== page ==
reproach

EnglishEdit

EtymologyEdit

Old French reprochier (Modern reprocher).

PronunciationEdit

NounEdit

reproach ‎(plural reproaches)

  1. A mild rebuke, or an implied criticism.
    • 1818, Mary Shelley, chapter 4, in Frankenstein[1]:
      My father made no reproach in his letters and only took notice of my science by inquiring into my occupations more particularly than before.
  2. Disgrace or shame.

TranslationsEdit

VerbEdit

reproach ‎(third-person singular simple present reproaches, present participle reproaching, simple past and past participle reproached)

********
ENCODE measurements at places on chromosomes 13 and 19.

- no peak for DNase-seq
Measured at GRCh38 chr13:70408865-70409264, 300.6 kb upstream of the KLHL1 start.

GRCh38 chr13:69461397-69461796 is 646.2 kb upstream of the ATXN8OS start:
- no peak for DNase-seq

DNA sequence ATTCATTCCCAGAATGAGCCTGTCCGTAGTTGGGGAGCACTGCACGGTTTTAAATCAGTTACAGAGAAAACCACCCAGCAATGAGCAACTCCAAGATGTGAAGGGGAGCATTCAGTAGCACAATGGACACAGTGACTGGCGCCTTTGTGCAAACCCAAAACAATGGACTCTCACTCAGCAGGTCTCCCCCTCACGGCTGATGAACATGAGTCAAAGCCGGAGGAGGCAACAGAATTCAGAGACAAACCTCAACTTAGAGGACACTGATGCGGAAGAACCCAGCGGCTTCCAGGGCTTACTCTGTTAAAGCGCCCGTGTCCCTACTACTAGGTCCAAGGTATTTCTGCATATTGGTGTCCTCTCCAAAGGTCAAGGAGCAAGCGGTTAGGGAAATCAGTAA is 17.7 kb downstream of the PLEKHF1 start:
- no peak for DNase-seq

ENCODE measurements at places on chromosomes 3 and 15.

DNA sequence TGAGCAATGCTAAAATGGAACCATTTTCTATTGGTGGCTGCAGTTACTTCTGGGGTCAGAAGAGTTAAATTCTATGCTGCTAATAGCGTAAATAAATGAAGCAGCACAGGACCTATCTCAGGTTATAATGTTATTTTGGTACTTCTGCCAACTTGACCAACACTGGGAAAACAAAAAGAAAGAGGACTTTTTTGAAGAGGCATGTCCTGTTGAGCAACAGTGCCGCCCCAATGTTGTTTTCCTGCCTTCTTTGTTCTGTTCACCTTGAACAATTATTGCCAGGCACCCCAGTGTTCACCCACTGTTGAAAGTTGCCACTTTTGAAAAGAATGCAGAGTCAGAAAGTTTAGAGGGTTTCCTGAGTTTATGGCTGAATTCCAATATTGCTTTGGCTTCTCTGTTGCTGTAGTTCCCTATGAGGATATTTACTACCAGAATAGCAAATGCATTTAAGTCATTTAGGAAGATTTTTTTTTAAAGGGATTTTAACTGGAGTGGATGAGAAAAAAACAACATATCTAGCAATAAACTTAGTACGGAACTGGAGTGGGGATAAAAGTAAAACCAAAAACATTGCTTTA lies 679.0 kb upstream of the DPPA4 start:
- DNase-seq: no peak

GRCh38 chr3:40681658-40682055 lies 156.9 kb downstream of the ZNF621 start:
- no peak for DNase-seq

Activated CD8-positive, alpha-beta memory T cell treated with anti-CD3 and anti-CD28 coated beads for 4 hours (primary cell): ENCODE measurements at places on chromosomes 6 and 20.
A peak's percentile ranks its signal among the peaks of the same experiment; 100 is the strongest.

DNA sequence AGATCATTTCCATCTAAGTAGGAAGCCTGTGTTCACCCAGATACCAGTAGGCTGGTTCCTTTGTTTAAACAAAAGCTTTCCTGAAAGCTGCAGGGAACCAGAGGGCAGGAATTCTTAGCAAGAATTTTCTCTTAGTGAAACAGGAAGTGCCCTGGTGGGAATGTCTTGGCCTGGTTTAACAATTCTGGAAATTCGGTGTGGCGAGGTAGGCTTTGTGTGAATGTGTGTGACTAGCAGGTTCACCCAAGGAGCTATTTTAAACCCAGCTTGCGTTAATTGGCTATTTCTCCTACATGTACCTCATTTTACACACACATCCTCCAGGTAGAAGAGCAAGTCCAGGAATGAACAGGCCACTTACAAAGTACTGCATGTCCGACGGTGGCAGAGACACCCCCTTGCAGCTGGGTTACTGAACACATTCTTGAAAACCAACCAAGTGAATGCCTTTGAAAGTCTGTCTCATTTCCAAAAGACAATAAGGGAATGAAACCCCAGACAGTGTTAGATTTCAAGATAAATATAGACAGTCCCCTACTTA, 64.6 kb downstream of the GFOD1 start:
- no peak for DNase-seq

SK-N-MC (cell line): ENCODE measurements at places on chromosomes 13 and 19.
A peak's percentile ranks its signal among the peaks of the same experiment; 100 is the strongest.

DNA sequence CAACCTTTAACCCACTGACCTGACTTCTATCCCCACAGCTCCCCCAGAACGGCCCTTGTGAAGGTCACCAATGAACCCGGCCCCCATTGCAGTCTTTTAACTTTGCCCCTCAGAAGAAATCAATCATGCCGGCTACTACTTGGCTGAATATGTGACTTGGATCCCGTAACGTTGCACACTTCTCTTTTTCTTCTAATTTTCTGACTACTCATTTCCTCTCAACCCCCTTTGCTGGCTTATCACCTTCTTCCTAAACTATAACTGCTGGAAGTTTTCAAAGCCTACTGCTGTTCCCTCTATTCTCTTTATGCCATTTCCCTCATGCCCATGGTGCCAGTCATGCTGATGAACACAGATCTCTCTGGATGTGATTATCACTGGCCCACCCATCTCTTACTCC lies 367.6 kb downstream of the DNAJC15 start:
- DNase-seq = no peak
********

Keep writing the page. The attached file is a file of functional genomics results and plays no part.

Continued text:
1. To criticize or rebuke someone.
    • Bible, 1 Peter iv. 14
      if ye be reproached for the name of Christ
    • Milton
      That this newcomer, Shame, / There sit not, and reproach us as unclean.
    • Dryden
      Mezentius [] with his ardour warmed / His fainting friends, reproached their shameful flight, / Repelled the victors.
  2. To disgrace, or bring shame upon someone.
    • Shakespeare
      I thought your marriage fit; else imputation, / For that he knew you, might reproach your life.

SynonymsEdit

Derived termsEdit

TranslationsEdit

Read in another language